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Steele’s Apology to Limbaugh Troubles Many Blacks

AFRO.com, News Analysis , Dorothy Rowley Posted: Mar 11, 2009

Reactions have been mixed regarding GOP leader Michael Steele’s apology earlier this week after calling conservative radio commentator Rush Limbaugh an “entertainer.” But for many African Americans, his apology has been troubling.

Steele, the newly-installed chair of the Republican National Committee and the first African American to hold the post, made the comment March 2 during an on-air interview with CNN late-night host D. L. Hughley.

The former Maryland lieutenant governor, who also said Limbaugh can be “incendiary,” fell into an immediate backlash of Republican criticism and later backtracked with an apology.

He said he’d reached out to Limbaugh to let him know that no offense was meant.

Steele also vigorously denied Hughley’s assertion during the interview that the apology made Limbaugh the “defacto leader” of the Republican Party.

“My intent was not to go after Rush – I have enormous respect for Rush Limbaugh,” Steele said. “I was maybe a little bit inarticulate. … There was no attempt on my part to diminish his voice or his leadership.”

Nevertheless, to the dismay and disgust of many African Americans, Steele also made similar apologetic comments on other national shows like NBC’s “Today.”

The general consensus among callers tuned in to the “Tom Joyner Morning Show,” a widely popular Black radio talk and music program, was that Steele, having apologized to a conservative firebrand as Rush Limbaugh, had “made a fool of himself,” as one caller put it.

On the same Joyner show where he does a weekly commentary, the Rev. Al Sharpton said what African Americans should really watch for is how the Republican Party treats and supports Steele, its leader. After all, said Sharpton, Republicans have been saying they want to do more outreach to Blacks and other communities of color, so how they treat Steele will be very “telling.”

Local Black leaders such as Marvin “Doc” Cheatham, president of the Baltimore City NAACP, agreed; he, too, was not very understanding of Steele.

Cheatham, who freely admits he doesn’t particularly care for Steele or his politics, said emphatically that no apology to Limbaugh by Steele was in order.

“I think anytime you tell the truth, you don’t need to apologize unless it’s taken out of context, or if someone doesn’t hear the full explanation,” Cheatham told the AFRO. “But I guess that what we’re hearing is that the Republican Party told him that he has to apologize because Rush Limbaugh has too much power.”

Cheatham also noted that Steele’s controversial slip of the tongue about Limbaugh marked the second time in a week that he’d made a public blunder. The other foul-up, said Cheatham, involved what he and others considered negative comments made by Steele about students at Baltimore’s Frederick Douglass Sr. High School.

In 2006, Steele visited Douglass in Baltimore, holding it up as an example of the failures of urban education. He again said Douglass isn't doing its job during his interview with Hughley on CNN.

Cheatham and the head of Baltimore’s public schools, Dr. Andres Alonso, have demanded that Steele issue an apology and retraction for what Cheatham called Steele’s “misguided” statements which he said “downplay the hard work of parents and teachers . . . and failed to make mention of our progress.”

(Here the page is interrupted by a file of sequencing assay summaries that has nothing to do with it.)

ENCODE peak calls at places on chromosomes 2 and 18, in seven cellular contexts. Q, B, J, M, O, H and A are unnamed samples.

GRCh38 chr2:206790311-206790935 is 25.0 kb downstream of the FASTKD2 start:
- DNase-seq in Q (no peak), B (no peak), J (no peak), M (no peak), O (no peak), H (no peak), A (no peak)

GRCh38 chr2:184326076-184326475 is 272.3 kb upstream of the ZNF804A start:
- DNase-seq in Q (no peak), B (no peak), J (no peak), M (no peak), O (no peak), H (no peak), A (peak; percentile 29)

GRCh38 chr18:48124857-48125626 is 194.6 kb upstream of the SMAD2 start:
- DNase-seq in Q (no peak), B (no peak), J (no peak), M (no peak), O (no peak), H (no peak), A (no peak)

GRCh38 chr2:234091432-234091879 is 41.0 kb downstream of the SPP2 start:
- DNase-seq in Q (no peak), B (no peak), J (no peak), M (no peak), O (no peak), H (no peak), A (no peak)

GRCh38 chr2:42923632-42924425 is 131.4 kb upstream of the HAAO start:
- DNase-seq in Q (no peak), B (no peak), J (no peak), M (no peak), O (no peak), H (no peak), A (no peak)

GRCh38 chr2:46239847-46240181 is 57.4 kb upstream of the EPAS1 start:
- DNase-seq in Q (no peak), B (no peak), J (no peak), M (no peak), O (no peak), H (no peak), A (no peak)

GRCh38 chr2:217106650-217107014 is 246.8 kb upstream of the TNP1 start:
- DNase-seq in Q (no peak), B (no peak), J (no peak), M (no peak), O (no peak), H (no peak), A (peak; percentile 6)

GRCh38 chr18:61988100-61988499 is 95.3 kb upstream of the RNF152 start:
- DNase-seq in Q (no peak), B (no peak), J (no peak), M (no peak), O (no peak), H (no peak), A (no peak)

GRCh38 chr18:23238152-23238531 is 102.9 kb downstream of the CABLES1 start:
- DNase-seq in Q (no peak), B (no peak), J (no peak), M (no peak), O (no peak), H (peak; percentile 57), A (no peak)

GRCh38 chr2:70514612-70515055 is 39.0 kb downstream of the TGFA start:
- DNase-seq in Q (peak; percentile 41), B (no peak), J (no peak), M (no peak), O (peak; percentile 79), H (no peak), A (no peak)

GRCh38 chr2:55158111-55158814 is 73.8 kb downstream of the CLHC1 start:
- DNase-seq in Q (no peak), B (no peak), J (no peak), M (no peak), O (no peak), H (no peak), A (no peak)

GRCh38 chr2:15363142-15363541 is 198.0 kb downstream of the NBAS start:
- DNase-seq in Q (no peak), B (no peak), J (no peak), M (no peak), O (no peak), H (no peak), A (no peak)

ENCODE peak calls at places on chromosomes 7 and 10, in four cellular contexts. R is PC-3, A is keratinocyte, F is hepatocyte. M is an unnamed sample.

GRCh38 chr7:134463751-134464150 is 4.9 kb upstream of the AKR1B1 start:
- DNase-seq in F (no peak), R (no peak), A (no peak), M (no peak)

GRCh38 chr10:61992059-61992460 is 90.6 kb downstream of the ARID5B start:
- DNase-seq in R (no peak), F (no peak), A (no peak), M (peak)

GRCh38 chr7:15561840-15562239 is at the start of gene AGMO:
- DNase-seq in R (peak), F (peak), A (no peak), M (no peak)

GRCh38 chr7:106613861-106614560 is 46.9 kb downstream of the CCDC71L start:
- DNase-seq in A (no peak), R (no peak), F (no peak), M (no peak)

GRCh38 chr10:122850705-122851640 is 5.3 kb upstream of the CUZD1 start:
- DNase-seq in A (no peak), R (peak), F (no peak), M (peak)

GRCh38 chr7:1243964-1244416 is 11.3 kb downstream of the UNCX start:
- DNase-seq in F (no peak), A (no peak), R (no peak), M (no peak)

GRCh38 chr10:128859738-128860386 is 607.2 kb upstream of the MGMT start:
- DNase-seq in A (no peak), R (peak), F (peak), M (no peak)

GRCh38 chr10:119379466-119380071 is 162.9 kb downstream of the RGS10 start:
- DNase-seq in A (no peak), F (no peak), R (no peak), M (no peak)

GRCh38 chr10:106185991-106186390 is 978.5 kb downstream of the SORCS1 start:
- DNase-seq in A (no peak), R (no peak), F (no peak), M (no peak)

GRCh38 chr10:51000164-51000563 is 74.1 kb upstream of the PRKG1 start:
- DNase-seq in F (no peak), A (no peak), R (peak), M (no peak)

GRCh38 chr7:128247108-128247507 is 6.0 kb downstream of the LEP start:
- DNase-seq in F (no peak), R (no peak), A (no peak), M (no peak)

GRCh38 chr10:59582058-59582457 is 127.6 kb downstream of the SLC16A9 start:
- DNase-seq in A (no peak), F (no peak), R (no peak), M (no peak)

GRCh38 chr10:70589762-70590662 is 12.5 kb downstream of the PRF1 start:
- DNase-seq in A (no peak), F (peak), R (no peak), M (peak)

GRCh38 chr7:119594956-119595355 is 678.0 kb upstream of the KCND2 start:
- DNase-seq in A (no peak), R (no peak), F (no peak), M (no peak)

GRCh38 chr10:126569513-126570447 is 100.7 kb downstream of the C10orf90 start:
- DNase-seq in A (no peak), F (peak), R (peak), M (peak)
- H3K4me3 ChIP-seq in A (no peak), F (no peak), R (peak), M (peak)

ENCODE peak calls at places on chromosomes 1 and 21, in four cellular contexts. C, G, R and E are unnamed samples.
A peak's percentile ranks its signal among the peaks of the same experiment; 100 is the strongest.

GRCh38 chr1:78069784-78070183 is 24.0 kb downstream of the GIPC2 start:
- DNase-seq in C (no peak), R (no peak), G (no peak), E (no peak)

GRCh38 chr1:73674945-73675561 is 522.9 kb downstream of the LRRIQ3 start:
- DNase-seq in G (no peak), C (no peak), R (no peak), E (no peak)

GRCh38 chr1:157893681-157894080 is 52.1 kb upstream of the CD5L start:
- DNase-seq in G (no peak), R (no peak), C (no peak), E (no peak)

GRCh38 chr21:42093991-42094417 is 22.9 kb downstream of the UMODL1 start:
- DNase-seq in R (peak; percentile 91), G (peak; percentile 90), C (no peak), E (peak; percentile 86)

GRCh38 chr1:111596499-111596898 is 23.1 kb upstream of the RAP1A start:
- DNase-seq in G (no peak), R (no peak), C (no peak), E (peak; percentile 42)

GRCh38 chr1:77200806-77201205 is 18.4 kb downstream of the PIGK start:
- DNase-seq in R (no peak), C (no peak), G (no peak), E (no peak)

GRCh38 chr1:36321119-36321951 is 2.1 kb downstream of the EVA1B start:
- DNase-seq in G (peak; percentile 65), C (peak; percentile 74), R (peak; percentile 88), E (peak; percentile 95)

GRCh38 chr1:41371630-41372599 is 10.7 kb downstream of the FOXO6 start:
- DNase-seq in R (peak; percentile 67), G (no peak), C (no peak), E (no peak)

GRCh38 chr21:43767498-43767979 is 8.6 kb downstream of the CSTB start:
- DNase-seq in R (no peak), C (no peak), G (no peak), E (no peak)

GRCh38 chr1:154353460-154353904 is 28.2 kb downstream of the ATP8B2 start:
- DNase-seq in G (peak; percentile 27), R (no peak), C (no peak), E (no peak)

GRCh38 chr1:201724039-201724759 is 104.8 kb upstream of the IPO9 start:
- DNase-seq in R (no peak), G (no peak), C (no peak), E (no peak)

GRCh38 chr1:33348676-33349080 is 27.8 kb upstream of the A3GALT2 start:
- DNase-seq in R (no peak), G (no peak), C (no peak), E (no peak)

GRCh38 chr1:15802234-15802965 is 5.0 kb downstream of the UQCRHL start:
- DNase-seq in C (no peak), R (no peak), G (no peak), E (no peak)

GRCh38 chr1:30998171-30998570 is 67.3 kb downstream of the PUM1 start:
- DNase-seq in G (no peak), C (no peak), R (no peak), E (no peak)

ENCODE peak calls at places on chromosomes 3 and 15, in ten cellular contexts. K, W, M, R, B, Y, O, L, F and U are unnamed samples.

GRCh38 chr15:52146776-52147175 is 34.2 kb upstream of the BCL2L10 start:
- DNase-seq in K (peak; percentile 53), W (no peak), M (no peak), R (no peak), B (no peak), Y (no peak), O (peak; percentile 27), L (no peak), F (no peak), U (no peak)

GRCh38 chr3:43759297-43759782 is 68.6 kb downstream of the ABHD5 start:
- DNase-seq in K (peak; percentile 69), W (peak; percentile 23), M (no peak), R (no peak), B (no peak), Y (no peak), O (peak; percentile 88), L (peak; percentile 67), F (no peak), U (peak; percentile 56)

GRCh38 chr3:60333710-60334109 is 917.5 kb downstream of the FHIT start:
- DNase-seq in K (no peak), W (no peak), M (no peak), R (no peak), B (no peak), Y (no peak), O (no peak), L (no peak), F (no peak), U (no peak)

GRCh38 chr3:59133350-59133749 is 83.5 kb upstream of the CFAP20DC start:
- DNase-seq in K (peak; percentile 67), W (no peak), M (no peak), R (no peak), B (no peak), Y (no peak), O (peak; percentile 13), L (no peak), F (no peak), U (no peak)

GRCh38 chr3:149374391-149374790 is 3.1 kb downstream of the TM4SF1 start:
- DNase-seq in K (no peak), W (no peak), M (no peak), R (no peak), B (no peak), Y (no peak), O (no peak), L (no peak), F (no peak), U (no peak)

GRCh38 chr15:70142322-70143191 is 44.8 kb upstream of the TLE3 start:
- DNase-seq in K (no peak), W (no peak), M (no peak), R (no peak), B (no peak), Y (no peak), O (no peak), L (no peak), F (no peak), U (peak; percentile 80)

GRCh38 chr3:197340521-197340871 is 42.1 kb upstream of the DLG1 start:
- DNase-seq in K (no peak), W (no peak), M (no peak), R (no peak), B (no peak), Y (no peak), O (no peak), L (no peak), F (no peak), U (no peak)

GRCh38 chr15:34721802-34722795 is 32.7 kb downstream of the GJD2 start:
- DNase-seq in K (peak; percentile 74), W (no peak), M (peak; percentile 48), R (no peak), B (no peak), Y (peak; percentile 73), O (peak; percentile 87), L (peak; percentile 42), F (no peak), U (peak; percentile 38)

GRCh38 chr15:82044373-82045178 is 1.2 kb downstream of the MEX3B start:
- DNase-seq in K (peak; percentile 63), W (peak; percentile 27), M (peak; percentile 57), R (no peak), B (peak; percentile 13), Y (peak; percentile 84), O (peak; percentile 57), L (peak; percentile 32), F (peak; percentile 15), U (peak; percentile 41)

"It is inappropriate to use our children to score political points,” added C.D. Witherspoon, president of Baltimore’s African American Democratic Club. “They [students] are not tallies on a score card, but rather living, breathing human beings with feelings and emotions."

Meanwhile, Ron Walters, a University of Maryland political analyst, said Steele had no choice but to apologize. If he hadn’t, it would certainly have cost him his credibility in the Republican Party, Walters said.

Walters added that Steele’s comments on Hughley’s show were actually about whether Rush Limbaugh was the power of the Republican Party.

“But theoretically, Limbaugh has something to do with how successful Steele is going to be, so he had to apologize – it wasn’t a question of what somebody thinks,” said Walters.

From the start of the Obama presidency, Limbaugh and other talk show hosts such as Sean Hannity and Mark Levin have hammered away at Democrats, with Limbaugh producing a firestorm of criticism after saying he hopes the administration fails. He also claimed this week (in light of a reported feud with the White House) that the Obama administration appeared to be attacking him because “they need a demon to distract and divert them from what their agenda is.”

Meanwhile, Black Republicans such as Ada Fisher, a member of the Republican National Committee from North Carolina, called on Steele to resign. Fisher, appearing Thursday on MSNBC’s “Rachel Maddow Show,” said Steele had become a distraction and that the Limbaugh incident was “taking the party off message.”

For Steele, the Limbaugh flap has stirred up old conflict of interest charges and his leadership of the Republican National Committee. According to reports, Steele fired almost the entire staff when he came on board as chairman and has no chief of staff or communications director

Will he resign?

Said Steele on another, more moderate conservative talk show hosted by former Education Secretary William Bennett: “Not me…not happening…no how.”

Related Articles:

Why Some Black Leaders 'Hate' President Obama

Bitter Truth About GOP

African Americans Vie to Lead Republicans

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